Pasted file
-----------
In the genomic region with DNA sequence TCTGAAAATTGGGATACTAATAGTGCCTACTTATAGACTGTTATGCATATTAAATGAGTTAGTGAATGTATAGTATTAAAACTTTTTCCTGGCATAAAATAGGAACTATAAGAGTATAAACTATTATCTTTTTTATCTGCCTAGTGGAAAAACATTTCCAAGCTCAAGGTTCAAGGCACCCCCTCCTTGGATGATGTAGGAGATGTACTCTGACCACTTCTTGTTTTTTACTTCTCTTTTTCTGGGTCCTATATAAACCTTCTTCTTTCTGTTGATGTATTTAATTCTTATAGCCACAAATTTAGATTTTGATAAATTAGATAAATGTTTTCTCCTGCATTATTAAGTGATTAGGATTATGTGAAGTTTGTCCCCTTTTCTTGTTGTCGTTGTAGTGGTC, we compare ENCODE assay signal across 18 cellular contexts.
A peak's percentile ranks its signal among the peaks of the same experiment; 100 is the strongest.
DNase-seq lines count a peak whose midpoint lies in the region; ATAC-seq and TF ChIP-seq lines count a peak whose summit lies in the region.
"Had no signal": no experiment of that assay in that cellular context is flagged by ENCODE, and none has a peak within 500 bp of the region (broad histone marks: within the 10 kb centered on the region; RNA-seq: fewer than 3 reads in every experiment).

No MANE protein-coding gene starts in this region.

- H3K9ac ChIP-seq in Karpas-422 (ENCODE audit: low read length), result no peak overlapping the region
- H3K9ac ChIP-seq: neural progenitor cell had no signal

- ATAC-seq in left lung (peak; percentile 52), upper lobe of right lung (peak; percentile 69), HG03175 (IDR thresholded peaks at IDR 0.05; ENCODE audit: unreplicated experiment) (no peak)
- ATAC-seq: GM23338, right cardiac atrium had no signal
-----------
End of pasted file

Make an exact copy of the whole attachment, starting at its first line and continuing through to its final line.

In the genomic region with DNA sequence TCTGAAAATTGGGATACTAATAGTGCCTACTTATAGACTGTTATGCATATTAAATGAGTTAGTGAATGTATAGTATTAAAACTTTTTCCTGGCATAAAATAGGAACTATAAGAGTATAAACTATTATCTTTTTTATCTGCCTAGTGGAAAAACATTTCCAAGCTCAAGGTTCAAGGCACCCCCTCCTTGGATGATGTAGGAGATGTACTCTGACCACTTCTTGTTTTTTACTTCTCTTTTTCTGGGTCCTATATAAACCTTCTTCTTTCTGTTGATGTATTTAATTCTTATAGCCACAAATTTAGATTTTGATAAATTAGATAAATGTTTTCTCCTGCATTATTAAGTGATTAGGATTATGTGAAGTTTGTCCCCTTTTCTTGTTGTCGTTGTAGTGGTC, we compare ENCODE assay signal across 18 cellular contexts.
A peak's percentile ranks its signal among the peaks of the same experiment; 100 is the strongest.
DNase-seq lines count a peak whose midpoint lies in the region; ATAC-seq and TF ChIP-seq lines count a peak whose summit lies in the region.
"Had no signal": no experiment of that assay in that cellular context is flagged by ENCODE, and none has a peak within 500 bp of the region (broad histone marks: within the 10 kb centered on the region; RNA-seq: fewer than 3 reads in every experiment).

No MANE protein-coding gene starts in this region.

- H3K9ac ChIP-seq in Karpas-422 (ENCODE audit: low read length), result no peak overlapping the region
- H3K9ac ChIP-seq: neural progenitor cell had no signal

- ATAC-seq in left lung (peak; percentile 52), upper lobe of right lung (peak; percentile 69), HG03175 (IDR thresholded peaks at IDR 0.05; ENCODE audit: unreplicated experiment) (no peak)
- ATAC-seq: GM23338, right cardiac atrium had no signal